As you proceed along the "CI Journey", at some point you're going to hit the configuration problem, and it needs solving, the sooner the better. I'm going to talk in detail about a couple of solutions to this in another blog post, but for now you've got a couple of options:

  1. Keep your environments identical, using tricks like "hosts" files to repoint domains – this isn't of course the solution, but always aim to keep your environments as similar as possible.
  2. Don't deploy your config files and hand-ball config changes using a combination of documented changes, revision history of config files, and a tool like WinMerge.
  3. Use the Visual Studio Config File Transformations process – I'm personally not a fan of this process, I can't see how it enforces the same transformations in each environment.
  4. Roll your own config file transform process using a list of XPath locators, and a set of "environment" files with values for each transform. You can throw an error if a value is missing for a particular transform for a particular environment, and halt proceedings.

Continuous Integration Level 3.5 – NuGet

Spoiler alert – CI level 4 is automating your deployments. We'll come to that in a moment, because there's a spot between build artefacts and deployments that's recently hit the .Net world big time, and that's NuGet.

For the uninitiated, NuGet is a system that manages artefacts called packages (NuGet packages are really zip files with a different extension and some special extra files in it), and defines a system for a build or development tool to fetch these packages when needed from a web feed, similar to RSS for blogs. NuGet has some added sugar to deal with things like package versioning, managing dependencies between packages, running on different version of .Net, etc. For more details, see my recent blog post on creating and publishing a NuGet package.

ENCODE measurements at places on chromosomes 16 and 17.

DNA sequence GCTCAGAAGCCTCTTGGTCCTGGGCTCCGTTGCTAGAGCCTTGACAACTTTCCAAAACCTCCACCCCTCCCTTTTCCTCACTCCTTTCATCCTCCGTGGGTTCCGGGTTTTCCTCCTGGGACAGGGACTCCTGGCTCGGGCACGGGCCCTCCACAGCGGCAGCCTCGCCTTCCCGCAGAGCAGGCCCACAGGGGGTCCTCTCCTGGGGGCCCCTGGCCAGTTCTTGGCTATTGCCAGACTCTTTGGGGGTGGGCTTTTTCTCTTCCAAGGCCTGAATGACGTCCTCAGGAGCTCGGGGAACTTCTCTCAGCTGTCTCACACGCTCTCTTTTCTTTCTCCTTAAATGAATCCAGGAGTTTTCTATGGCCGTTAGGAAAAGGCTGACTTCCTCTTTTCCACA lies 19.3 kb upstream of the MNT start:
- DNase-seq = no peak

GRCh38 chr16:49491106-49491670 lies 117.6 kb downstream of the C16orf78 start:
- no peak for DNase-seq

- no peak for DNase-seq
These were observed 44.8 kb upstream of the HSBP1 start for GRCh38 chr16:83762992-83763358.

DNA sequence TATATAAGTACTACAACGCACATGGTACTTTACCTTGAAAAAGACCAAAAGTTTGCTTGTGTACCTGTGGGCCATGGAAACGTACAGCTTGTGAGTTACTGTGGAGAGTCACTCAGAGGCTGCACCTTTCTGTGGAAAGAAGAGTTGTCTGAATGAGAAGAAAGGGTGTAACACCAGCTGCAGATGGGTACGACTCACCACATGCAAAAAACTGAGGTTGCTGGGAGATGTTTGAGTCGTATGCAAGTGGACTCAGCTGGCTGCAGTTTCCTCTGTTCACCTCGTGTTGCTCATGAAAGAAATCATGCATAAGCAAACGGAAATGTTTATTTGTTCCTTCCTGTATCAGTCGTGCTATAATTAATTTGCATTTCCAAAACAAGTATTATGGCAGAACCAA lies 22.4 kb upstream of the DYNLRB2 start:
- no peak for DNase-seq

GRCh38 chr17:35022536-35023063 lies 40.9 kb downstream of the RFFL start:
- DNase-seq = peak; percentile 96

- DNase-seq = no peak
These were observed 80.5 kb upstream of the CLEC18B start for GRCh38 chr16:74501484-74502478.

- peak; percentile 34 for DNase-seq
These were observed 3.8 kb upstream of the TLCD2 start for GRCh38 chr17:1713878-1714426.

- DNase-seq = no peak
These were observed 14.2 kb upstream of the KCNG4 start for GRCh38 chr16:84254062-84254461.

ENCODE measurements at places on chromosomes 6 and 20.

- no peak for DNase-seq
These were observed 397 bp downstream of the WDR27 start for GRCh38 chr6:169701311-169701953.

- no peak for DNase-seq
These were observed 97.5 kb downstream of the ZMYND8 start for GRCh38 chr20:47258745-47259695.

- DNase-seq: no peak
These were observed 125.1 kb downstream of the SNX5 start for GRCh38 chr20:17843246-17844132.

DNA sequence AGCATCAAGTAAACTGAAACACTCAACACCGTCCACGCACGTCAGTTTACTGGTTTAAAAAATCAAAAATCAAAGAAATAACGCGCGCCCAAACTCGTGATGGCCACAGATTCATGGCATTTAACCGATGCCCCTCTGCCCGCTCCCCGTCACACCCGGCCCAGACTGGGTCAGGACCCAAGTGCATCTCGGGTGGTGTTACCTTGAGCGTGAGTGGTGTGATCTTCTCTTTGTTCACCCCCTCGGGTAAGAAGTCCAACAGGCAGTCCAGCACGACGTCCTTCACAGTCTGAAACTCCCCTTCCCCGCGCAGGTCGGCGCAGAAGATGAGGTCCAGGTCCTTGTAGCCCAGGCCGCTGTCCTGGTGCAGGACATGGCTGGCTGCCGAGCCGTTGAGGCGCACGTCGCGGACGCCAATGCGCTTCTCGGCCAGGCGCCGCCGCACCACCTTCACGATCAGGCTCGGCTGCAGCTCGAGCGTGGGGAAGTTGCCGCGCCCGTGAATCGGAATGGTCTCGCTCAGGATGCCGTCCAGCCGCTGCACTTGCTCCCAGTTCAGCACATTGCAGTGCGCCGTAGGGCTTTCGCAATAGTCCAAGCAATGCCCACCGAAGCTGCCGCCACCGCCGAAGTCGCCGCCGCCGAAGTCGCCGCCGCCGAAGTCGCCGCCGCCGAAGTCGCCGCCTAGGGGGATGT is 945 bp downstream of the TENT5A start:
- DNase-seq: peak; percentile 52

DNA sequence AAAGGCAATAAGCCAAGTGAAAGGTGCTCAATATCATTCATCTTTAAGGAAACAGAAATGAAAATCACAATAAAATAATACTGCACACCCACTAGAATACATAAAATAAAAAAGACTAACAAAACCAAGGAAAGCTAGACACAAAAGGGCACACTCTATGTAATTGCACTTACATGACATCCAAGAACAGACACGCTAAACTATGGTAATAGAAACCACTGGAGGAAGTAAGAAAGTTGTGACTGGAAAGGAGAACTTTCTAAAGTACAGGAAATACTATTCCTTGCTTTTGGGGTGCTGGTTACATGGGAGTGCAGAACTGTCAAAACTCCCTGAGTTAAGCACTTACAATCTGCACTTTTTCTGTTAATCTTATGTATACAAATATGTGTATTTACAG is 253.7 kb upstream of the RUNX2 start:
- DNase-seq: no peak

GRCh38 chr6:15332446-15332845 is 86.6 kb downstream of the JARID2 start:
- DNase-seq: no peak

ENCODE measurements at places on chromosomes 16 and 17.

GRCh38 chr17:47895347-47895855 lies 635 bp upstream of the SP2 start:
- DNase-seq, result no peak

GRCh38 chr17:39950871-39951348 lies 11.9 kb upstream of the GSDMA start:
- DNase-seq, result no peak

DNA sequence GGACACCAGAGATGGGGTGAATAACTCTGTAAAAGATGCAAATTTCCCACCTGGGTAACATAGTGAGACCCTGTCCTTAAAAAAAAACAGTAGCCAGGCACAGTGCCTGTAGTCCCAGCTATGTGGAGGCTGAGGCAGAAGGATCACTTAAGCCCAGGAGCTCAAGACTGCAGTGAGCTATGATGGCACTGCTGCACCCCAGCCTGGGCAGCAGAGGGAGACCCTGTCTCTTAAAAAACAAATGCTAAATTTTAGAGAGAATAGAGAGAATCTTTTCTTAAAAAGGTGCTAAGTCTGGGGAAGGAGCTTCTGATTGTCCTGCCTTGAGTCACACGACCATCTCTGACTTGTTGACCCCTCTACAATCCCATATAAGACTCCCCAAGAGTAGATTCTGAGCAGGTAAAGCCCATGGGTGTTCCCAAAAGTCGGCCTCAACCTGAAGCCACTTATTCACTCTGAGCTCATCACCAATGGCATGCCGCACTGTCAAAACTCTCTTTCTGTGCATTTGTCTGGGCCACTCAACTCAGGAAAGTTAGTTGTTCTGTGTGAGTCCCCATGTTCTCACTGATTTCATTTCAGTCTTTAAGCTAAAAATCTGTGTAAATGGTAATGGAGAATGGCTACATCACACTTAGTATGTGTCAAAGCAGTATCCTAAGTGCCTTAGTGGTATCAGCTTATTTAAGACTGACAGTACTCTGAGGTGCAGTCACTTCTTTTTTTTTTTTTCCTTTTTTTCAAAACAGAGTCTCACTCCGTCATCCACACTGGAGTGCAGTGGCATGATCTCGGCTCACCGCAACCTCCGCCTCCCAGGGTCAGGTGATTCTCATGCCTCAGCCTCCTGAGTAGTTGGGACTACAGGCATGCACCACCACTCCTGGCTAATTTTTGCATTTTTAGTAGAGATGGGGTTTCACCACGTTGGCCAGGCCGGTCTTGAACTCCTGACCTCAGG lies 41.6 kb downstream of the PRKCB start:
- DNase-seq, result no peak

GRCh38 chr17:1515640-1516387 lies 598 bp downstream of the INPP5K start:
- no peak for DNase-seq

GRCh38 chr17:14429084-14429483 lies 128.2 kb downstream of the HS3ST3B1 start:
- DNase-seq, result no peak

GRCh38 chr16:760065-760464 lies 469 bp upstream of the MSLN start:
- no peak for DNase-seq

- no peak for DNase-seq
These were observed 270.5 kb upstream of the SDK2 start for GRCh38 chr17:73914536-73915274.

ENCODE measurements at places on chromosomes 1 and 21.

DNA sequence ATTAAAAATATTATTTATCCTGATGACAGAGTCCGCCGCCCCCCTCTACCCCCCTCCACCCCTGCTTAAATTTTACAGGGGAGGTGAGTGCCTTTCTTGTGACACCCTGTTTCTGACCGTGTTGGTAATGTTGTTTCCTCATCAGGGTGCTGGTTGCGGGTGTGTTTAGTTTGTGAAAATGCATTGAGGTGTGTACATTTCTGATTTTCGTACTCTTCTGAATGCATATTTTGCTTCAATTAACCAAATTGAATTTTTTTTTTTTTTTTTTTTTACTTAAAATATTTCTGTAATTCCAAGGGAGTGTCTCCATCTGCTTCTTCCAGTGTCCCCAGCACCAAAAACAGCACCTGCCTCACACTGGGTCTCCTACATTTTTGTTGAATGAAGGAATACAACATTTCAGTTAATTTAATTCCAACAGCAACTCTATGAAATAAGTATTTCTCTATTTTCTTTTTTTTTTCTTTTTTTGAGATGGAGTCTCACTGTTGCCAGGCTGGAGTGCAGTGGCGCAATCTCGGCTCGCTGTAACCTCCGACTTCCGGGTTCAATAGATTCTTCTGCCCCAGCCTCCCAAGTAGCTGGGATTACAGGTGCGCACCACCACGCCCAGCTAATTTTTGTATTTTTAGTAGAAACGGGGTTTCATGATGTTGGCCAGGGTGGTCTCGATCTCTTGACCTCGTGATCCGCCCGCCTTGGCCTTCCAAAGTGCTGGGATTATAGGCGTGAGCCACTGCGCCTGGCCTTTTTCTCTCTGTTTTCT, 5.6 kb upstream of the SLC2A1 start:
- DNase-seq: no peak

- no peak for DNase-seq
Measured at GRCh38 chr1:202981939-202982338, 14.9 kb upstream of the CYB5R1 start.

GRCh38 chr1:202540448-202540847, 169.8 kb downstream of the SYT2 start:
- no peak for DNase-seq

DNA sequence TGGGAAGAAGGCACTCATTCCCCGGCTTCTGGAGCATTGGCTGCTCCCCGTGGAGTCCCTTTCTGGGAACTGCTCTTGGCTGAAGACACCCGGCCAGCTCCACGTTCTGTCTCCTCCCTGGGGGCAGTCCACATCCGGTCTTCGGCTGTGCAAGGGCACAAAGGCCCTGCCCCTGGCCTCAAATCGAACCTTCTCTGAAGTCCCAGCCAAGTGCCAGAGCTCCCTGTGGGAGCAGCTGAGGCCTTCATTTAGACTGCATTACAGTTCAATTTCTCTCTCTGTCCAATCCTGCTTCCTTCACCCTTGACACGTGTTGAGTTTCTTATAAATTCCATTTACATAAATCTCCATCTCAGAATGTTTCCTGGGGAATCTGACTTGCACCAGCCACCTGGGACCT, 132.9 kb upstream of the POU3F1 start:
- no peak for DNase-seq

In our case, we have a bunch of solutions that we build, each producing a DLL for sharing between multiple other solutions. TeamCity (and many other CI tools) can automatically produce NuGet packages, TeamCity (not so sure about other CI tools) has a built in NuGet feed, instant win.

We now have TeamCity building and testing our DLLs, and a NuGet feed hosting current and historic versions of those DLLs. We use the Visual Studio NuGet tools to manage the DLL versions against the applications that depend on these DLLs, and we can be sure that if we update a DLL needed by another DLL, it'll automatically get sorted when we build our solutions, all's well.

Apart from the hellish time we had trying to use an authenticated NuGet feed. Don't do that, ever. It'll make you mad. Anonymous feed all the way.

Continuous Integration Level 4 – Automated Deploy

Now we're getting serious – we're talking about getting a commit from a developer's machine into an environment, with no manual steps. No manual keying in of version numbers, no manual running of scripts on a developer's machine, no handballing of config files, in short a whole slew of potential bugs stopped dead.

Depending on what you're building and where you want it deployed, automated deploy can mean a couple of different things.

  • If you're building desktop software, automated deploy probably means building a .msi file (or something similar), exposing that as an artefact, and automating the install of said .msi file into an environment where you can automate tests against your app.
  • If you're in web world (like ourselves), automated deploy is in a lot of ways simpler – it's can be as simple as positioning build artefacts in the appropriate location(s), and potentially updating something like IIS to point to a new folder location.
  • If you're in cloud world, then you're in a world I currently know very little of, so I won't say much here. But I have a suspicion that your automated deploy will involve spinning up a new environment, deploying into it clean, and spinning up integration testing.

If you're doing this kinda stuff, particularly if IIS is involved, take a look at Octopus Deploy – we're getting some serious love for this tool.

But even if you've got tools like Octopus helping out, actually implementing auto deploy is tough. You need to have a good hand on the artefacts coming out of each build and what subsequent builds do with these artefacts, you need to have a fair bit of patience to run the same build 10-20 times sorting out crappy issues like folders not being cleared down because of files being locked, you need to sort out excluding files from NuGet that you don't want to publish (hint – an xcopy-style publish step before you NuGet can help here), etc. Again expect some future blog posts looking at this in a little more detail.

Journey's End – We Made It!

Now that you've actually got that ninja uber-build automating everything, you may think you can take a break and enjoy a well-earned break. But if your software's anything like mine, you've maybe just realised that integration testing suddenly has a whole new significance, and there's a whole new journey of Selenium WebDriver, SpecFlow, WatiR, WatiN, Selenium Grid...